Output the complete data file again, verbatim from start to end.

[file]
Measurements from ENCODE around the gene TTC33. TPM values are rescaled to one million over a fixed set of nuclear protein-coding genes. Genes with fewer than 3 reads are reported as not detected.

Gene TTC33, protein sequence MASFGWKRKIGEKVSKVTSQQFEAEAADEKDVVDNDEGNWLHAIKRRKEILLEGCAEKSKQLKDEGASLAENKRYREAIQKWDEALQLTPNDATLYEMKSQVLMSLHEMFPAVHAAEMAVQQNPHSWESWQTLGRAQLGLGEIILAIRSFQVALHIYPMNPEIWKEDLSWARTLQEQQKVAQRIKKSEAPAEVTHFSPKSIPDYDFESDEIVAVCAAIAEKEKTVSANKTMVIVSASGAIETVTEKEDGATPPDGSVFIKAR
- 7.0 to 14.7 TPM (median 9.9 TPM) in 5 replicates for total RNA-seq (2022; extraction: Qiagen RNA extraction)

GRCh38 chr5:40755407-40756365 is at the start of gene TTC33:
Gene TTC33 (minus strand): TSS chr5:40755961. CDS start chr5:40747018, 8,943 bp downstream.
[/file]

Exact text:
Measurements from ENCODE around the gene TTC33. TPM values are rescaled to one million over a fixed set of nuclear protein-coding genes. Genes with fewer than 3 reads are reported as not detected.

Gene TTC33, protein sequence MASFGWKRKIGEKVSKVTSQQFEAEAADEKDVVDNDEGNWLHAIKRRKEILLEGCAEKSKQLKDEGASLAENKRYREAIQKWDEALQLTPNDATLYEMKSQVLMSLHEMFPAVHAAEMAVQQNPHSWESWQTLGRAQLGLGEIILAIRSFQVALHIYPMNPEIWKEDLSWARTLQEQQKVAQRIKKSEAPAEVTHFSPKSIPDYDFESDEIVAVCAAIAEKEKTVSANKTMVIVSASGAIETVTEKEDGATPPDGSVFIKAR
- 7.0 to 14.7 TPM (median 9.9 TPM) in 5 replicates for total RNA-seq (2022; extraction: Qiagen RNA extraction)

GRCh38 chr5:40755407-40756365 is at the start of gene TTC33:
Gene TTC33 (minus strand): TSS chr5:40755961. CDS start chr5:40747018, 8,943 bp downstream.